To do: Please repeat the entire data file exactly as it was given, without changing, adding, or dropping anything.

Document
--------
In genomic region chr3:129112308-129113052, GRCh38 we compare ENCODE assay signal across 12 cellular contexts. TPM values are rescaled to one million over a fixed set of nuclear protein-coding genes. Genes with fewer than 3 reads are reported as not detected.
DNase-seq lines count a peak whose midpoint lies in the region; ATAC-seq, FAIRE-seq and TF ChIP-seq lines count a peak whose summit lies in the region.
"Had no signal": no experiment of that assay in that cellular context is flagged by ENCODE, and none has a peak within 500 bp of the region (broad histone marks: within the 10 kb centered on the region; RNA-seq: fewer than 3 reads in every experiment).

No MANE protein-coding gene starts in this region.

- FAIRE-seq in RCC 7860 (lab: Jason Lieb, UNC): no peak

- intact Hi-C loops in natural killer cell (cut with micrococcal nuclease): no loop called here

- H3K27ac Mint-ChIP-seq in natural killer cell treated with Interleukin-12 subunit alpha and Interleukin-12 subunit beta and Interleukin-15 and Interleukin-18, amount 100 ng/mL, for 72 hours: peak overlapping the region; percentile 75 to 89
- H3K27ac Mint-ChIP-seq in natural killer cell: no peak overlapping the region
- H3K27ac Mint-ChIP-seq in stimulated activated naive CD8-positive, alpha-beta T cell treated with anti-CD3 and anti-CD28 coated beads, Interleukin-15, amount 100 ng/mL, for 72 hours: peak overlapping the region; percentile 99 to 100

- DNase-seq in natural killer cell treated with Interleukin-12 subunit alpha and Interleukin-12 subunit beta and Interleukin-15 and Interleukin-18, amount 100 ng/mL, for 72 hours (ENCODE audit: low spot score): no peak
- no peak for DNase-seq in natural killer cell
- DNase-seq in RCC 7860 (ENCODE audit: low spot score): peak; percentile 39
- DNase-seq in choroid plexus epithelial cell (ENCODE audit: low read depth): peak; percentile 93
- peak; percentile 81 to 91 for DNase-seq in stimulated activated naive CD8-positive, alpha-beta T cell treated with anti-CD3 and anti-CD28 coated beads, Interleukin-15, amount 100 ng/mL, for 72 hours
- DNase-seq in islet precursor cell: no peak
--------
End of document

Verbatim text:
In genomic region chr3:129112308-129113052, GRCh38 we compare ENCODE assay signal across 12 cellular contexts. TPM values are rescaled to one million over a fixed set of nuclear protein-coding genes. Genes with fewer than 3 reads are reported as not detected.
DNase-seq lines count a peak whose midpoint lies in the region; ATAC-seq, FAIRE-seq and TF ChIP-seq lines count a peak whose summit lies in the region.
"Had no signal": no experiment of that assay in that cellular context is flagged by ENCODE, and none has a peak within 500 bp of the region (broad histone marks: within the 10 kb centered on the region; RNA-seq: fewer than 3 reads in every experiment).

No MANE protein-coding gene starts in this region.

- FAIRE-seq in RCC 7860 (lab: Jason Lieb, UNC): no peak

- intact Hi-C loops in natural killer cell (cut with micrococcal nuclease): no loop called here

- H3K27ac Mint-ChIP-seq in natural killer cell treated with Interleukin-12 subunit alpha and Interleukin-12 subunit beta and Interleukin-15 and Interleukin-18, amount 100 ng/mL, for 72 hours: peak overlapping the region; percentile 75 to 89
- H3K27ac Mint-ChIP-seq in natural killer cell: no peak overlapping the region
- H3K27ac Mint-ChIP-seq in stimulated activated naive CD8-positive, alpha-beta T cell treated with anti-CD3 and anti-CD28 coated beads, Interleukin-15, amount 100 ng/mL, for 72 hours: peak overlapping the region; percentile 99 to 100

- DNase-seq in natural killer cell treated with Interleukin-12 subunit alpha and Interleukin-12 subunit beta and Interleukin-15 and Interleukin-18, amount 100 ng/mL, for 72 hours (ENCODE audit: low spot score): no peak
- no peak for DNase-seq in natural killer cell
- DNase-seq in RCC 7860 (ENCODE audit: low spot score): peak; percentile 39
- DNase-seq in choroid plexus epithelial cell (ENCODE audit: low read depth): peak; percentile 93
- peak; percentile 81 to 91 for DNase-seq in stimulated activated naive CD8-positive, alpha-beta T cell treated with anti-CD3 and anti-CD28 coated beads, Interleukin-15, amount 100 ng/mL, for 72 hours
- DNase-seq in islet precursor cell: no peak